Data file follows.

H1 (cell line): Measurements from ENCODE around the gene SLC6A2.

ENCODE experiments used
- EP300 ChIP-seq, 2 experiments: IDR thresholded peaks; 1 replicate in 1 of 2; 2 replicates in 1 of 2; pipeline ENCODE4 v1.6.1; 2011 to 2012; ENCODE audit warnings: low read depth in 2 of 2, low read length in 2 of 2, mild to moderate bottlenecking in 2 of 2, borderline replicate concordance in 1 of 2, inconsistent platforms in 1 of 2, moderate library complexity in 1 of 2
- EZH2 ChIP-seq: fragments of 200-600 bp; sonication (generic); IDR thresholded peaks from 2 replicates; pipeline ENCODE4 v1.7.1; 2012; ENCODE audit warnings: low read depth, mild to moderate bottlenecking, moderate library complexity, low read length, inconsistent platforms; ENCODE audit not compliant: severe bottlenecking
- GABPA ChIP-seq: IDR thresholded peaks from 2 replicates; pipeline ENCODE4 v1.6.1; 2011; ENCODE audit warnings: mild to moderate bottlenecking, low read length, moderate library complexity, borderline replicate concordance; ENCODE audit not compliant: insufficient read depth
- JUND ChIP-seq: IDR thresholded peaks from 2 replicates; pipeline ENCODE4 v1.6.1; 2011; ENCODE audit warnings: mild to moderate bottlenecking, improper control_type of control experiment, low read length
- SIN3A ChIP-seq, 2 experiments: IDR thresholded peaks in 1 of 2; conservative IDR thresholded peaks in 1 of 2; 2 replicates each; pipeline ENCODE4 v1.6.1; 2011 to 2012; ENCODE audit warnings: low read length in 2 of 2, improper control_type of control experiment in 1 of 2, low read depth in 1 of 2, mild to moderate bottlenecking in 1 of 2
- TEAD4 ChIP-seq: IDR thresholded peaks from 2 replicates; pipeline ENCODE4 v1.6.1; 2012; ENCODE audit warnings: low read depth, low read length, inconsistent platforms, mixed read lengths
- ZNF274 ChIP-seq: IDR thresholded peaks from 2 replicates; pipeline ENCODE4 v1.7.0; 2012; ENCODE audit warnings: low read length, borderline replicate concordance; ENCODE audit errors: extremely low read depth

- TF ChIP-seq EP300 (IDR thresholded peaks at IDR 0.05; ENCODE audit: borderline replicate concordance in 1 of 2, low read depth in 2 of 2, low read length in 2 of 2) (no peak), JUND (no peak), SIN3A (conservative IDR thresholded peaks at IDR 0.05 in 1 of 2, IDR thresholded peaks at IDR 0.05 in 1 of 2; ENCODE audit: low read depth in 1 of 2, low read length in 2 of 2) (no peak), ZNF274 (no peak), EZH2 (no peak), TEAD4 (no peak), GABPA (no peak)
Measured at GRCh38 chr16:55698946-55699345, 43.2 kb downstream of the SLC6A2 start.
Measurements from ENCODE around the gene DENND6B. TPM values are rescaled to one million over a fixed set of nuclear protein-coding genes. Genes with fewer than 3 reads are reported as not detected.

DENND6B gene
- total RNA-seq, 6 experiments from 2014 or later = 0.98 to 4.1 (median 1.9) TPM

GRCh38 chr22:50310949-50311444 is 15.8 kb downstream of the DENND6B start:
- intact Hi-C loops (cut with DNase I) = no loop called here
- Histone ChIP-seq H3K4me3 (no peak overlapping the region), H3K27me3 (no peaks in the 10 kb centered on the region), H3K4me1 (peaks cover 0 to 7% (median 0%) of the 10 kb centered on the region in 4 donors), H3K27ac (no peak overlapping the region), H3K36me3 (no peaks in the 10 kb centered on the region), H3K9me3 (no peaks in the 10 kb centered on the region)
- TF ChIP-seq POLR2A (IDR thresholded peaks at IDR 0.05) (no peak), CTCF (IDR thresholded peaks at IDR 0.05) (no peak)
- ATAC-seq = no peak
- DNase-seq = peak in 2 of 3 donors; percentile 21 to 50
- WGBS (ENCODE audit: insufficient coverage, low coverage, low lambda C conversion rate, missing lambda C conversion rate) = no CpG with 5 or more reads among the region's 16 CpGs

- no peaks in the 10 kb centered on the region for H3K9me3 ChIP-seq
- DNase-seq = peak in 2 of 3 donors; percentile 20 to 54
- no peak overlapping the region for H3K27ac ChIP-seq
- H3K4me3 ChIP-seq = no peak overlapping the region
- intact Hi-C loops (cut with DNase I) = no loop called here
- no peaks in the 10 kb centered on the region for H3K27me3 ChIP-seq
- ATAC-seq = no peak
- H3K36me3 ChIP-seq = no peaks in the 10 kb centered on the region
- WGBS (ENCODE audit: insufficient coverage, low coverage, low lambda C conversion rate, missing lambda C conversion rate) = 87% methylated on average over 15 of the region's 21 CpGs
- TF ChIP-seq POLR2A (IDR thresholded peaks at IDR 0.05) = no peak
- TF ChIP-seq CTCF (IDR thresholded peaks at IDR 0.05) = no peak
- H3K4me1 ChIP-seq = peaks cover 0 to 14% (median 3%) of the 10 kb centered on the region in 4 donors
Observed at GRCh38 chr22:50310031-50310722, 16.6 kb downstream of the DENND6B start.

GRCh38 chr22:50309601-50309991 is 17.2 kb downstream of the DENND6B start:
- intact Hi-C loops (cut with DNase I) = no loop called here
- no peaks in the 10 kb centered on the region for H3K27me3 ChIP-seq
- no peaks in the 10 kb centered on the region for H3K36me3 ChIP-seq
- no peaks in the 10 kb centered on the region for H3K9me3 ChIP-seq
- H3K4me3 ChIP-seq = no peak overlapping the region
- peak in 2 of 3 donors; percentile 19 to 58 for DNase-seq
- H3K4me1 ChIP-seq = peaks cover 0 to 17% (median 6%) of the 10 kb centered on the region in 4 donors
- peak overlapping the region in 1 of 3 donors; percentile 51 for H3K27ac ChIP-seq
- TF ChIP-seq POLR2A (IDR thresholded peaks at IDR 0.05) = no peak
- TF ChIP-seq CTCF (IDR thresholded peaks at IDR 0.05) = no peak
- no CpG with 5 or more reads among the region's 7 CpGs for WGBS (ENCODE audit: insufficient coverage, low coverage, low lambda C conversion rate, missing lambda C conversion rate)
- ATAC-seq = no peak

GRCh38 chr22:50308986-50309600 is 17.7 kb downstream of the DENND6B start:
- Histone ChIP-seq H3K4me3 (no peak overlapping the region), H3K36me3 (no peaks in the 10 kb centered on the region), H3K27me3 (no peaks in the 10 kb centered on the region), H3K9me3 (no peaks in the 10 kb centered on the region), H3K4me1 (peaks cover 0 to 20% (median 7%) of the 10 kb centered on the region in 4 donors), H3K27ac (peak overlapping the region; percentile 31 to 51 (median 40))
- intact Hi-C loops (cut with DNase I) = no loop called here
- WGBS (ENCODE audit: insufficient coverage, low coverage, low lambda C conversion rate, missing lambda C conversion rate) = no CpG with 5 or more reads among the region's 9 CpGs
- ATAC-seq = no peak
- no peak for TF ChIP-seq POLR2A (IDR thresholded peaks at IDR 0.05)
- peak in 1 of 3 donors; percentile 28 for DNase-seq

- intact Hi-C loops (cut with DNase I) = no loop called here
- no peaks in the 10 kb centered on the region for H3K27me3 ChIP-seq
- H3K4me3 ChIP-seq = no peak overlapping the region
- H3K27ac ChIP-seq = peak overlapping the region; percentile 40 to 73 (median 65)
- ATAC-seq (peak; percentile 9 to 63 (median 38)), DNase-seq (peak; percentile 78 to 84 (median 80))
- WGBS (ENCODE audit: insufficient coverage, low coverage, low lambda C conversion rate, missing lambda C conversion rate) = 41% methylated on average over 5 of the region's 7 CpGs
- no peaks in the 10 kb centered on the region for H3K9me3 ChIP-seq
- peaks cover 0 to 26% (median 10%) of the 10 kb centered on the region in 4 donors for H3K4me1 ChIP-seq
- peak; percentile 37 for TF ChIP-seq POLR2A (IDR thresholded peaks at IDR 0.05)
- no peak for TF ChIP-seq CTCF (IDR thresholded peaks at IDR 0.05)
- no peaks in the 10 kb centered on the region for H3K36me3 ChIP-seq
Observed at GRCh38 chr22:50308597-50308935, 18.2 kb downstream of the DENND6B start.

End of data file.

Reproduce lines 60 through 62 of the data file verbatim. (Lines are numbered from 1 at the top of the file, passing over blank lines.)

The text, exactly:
- WGBS (ENCODE audit: insufficient coverage, low coverage, low lambda C conversion rate, missing lambda C conversion rate) = 41% methylated on average over 5 of the region's 7 CpGs
- no peaks in the 10 kb centered on the region for H3K9me3 ChIP-seq
- peaks cover 0 to 26% (median 10%) of the 10 kb centered on the region in 4 donors for H3K4me1 ChIP-seq